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Wouter I. Schievink and M. Marcel Maya

Headache occurs after dural puncture in about 1%–25% of children who undergo the procedure—a rate similar to that seen in adults. Persistence of post–dural puncture headache in spite of bed rest, increased fluid intake, and epidural blood patch treatment, however, is rare. The authors reviewed the medical records and imaging studies of all patients 19 years of age or younger who they evaluated between 2001 and 2010 for intracranial hypotension, and they identified 8 children who had persistent post–dural puncture headache despite maximal medical treatment and placement of epidural blood patches. A CSF leak could be demonstrated radiologically and treated surgically in 3 of these patients, and the authors report these 3 cases.

The patients were 2 girls (ages 14 and 16 years) who had undergone lumbar puncture for evaluation of headache and fever and 1 boy (age 13 years) who had undergone placement of a lumboperitoneal shunt using a Tuohy needle for treatment of pseudotumor cerebri. The boy also had undergone a laminectomy and exploration of the posterior dural sac, but no CSF leak could be identified. All 3 patients presented with new-onset orthostatic headaches, and in all 3 cases MRI demonstrated a large ventral lumbar or thoracolumbar CSF collection. Conventional myelography or digital subtraction myelography revealed a ventral dural defect at L2–3 requiring surgical repair. Through a posterior transdural approach, the dural defect was repaired using 6-0 Prolene sutures and a dural substitute. Postoperative recovery was uneventful, with complete resolution of orthostatic headache and of the ventral cerebrospinal fluid leak on MRI.

The authors conclude that persistent postdural puncture headache requiring surgical repair is rare in children. They note that the CSF leak may be located ventrally and may require conventional or digital subtraction myelography for exact localization and that transdural repair is safe and effective in eliminating the headaches.

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Wouter I. Schievink, M. Marcel Maya and Franklin M. Moser

✓ Spontaneous intracranial hypotension due to a cerebrospinal fluid (CSF) leak in the spine is an important cause of new, daily persistent headaches. Most patients respond well to conservative treatments including epidural blood patching. Limited options for effective treatment are available for patients in whom these treatments fail. The authors treated four patients (mean age 38 years; range 26–43 years) with percutaneous placement of a fibrin sealant. All these patients presented with intractable positional headaches. The CSF leak was located in the lower cervical spine in three patients and in the lower thoracic spine in one patient. Four to 20 milliliters of fibrin sealant was injected at the site of the CSF leak. Two of the four patients became asymptomatic within days of the procedure and thus avoided surgery. There were no complications of this procedure. Percutaneous placement of a fibrin sealant is a safe, minimally invasive treatment for spontaneous spinal CSF leaks and should be considered in patients in whom conservative treatment has failed.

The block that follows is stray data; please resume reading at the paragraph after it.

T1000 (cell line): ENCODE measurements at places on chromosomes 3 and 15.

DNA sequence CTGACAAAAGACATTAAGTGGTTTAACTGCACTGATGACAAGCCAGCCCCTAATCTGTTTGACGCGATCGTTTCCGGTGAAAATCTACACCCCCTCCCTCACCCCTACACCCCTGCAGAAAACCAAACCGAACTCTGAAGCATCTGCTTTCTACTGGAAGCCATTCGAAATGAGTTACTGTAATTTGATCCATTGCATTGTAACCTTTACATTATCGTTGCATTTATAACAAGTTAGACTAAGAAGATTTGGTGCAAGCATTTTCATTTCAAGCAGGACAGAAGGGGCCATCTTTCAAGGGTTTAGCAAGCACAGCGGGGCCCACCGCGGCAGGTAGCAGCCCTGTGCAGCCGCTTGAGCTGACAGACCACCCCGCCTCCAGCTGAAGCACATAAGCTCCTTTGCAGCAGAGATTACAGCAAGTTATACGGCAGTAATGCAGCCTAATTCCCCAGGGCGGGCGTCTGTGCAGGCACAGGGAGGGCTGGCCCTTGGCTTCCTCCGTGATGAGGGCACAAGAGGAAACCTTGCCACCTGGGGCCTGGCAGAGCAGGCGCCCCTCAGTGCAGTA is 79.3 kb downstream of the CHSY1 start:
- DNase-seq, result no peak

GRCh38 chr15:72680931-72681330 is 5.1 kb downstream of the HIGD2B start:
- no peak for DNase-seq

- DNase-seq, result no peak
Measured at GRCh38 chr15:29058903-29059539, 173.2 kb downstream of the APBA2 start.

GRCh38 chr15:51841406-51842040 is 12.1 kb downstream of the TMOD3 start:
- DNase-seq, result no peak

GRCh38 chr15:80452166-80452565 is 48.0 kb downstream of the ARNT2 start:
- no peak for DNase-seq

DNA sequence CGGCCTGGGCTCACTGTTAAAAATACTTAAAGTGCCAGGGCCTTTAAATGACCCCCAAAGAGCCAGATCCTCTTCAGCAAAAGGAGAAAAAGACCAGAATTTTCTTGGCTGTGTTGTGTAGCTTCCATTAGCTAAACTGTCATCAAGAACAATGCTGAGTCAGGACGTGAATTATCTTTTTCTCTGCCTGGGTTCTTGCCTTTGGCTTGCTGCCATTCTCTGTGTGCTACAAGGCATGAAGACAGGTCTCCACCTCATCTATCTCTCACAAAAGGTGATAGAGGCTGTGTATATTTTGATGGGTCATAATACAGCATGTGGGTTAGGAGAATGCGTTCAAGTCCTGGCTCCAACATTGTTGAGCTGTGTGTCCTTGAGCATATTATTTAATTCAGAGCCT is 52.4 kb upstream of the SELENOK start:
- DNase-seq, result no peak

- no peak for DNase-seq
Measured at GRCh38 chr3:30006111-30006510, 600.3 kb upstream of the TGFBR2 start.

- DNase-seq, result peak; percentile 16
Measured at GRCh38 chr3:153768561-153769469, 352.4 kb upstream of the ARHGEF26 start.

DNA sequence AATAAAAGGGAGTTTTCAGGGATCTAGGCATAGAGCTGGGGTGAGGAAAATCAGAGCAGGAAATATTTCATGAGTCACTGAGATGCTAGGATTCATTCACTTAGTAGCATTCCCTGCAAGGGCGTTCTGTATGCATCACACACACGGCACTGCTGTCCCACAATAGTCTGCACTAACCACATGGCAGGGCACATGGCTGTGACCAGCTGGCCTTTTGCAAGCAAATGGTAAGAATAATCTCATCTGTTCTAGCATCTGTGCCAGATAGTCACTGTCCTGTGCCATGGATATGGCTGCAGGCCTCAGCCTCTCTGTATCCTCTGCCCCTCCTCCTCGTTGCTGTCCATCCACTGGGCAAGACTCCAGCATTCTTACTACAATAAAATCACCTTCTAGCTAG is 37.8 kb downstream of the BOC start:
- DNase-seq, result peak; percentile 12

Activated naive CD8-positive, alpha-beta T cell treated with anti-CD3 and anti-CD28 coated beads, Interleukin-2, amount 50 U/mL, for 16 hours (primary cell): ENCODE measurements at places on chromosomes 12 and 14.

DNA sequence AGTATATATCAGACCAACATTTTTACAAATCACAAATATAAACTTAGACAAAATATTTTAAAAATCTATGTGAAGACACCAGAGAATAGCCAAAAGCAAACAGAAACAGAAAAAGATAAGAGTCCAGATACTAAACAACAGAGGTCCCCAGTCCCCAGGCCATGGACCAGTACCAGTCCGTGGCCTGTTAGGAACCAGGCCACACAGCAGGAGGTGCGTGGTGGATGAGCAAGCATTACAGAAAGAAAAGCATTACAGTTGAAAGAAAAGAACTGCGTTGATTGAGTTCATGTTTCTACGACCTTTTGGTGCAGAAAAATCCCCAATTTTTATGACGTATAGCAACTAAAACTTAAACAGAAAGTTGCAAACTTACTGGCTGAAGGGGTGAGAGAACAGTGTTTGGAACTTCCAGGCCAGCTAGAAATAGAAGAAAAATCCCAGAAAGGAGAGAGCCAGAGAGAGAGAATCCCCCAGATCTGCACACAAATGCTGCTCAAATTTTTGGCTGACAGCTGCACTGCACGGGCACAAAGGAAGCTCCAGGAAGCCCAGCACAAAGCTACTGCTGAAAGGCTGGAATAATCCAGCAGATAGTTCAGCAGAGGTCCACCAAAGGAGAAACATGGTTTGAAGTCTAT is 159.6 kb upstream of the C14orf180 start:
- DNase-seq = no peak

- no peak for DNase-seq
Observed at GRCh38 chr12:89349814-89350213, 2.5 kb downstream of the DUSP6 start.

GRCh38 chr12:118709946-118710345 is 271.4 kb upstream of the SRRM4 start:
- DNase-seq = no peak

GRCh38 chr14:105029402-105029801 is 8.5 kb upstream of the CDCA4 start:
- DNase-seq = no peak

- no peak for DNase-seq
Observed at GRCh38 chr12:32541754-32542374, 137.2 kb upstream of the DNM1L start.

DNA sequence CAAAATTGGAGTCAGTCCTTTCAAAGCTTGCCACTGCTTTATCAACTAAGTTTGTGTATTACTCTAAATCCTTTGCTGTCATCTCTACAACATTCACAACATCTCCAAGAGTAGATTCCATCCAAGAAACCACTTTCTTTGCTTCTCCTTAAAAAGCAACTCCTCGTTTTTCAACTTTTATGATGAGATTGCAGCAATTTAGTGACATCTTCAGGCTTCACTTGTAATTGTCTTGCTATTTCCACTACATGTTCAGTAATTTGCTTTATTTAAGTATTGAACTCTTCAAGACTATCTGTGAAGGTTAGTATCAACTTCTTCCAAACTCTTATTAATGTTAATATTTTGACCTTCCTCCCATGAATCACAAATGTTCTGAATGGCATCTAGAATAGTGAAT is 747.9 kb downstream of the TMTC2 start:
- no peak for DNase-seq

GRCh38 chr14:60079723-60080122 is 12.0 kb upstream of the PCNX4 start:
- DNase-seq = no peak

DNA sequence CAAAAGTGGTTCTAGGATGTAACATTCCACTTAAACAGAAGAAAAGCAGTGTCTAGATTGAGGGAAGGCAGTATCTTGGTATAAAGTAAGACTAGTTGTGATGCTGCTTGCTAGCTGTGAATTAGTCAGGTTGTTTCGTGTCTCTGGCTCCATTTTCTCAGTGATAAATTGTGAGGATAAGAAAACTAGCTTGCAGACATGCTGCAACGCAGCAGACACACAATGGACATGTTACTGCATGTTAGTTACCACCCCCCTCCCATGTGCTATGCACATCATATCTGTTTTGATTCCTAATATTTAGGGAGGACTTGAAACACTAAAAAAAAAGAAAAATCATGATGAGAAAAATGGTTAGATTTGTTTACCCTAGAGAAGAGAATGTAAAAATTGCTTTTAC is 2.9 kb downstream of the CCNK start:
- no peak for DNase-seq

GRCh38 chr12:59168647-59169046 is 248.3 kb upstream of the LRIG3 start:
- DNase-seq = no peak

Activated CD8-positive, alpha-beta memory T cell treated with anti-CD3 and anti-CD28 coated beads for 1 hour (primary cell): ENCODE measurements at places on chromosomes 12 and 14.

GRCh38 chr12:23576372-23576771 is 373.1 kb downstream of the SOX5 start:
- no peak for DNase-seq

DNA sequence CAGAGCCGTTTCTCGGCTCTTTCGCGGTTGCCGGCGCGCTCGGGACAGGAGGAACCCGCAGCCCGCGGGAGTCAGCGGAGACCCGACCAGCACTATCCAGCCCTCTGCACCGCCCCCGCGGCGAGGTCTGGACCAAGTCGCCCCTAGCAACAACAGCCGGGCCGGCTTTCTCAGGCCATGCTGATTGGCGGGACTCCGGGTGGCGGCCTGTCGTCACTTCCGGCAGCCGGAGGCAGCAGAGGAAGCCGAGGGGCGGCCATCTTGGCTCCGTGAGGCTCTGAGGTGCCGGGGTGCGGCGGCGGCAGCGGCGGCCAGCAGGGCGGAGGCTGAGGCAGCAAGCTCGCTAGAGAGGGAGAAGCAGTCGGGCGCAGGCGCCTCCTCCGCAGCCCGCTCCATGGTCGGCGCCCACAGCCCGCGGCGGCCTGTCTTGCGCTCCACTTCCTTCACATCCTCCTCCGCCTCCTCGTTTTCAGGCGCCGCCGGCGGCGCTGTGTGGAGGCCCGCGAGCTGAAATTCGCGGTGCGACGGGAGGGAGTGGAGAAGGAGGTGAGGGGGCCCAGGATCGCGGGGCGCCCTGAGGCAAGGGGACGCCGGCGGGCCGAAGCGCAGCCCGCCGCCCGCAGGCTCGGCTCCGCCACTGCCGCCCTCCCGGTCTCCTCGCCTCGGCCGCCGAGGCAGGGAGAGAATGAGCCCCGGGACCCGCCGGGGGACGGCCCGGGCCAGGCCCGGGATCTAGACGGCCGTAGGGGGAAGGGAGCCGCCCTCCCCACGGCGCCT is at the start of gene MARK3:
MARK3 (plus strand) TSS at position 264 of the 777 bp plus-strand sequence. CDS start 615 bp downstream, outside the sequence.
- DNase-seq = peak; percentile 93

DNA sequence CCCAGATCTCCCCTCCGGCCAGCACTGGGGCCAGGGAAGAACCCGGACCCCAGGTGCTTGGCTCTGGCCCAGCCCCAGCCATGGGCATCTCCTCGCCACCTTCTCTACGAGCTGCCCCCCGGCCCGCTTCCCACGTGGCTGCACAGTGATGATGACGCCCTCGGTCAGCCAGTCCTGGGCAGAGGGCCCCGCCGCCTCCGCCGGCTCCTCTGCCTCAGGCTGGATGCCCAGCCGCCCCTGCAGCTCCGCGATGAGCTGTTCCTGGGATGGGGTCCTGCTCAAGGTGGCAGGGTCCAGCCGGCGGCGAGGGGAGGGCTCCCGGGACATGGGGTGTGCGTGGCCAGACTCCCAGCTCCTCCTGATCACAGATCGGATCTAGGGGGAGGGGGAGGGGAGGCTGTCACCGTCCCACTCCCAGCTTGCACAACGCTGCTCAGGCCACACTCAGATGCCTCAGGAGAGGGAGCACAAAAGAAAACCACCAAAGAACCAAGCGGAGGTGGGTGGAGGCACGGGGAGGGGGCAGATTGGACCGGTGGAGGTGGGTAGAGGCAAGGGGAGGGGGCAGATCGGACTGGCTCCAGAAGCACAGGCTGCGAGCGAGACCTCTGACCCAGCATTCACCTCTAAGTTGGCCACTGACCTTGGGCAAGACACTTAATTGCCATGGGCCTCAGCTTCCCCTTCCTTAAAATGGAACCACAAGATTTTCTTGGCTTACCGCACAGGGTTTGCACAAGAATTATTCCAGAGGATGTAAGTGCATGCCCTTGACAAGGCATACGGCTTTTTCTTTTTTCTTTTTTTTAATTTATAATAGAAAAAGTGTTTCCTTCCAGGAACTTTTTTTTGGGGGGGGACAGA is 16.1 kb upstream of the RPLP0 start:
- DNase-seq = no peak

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Wouter I. Schievink, M. Marcel Maya and James Tourje

Object. Spontaneous intracranial hypotension due to a spinal cerebrospinal fluid (CSF) leak is an important cause of new daily persistent headaches. Spinal neuroimaging is important in the treatment of these patients, particularly when direct repair of the CSF leak is contemplated. Retrospinal C1–2 fluid collections may be noted on spinal imaging and these are generally believed to correspond to the site of the CSF leak. The authors undertook a study to determine the significance of these C1–2 fluid collections.

Methods. The patient population consisted of a consecutive group of 25 patients (18 female and seven male) who were evaluated for surgical repair of a spontaneous spinal CSF leak. The mean age of the 18 patients was 38 years (range 13–72 years). All patients underwent computerized tomography myelography. Three patients (12%) had extensive retrospinal C1–2 fluid collections; the mean age of this woman and these two men was 41 years (range 39–43 years). The actual site of the CSF leak was located at the lower cervical spine in these patients and did not correspond to the site of the retrospinal C1–2 fluid collection.

Conclusions. A retrospinal fluid collection at the C1–2 level does not necessarily indicate the site of the CSF leak in patients with spontaneous intracranial hypotension. This is an important consideration in the treatment of these patients because therapy may be inadvertently directed at this site.

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Wouter I. Schievink, M. Marcel Maya and Mary Riedinger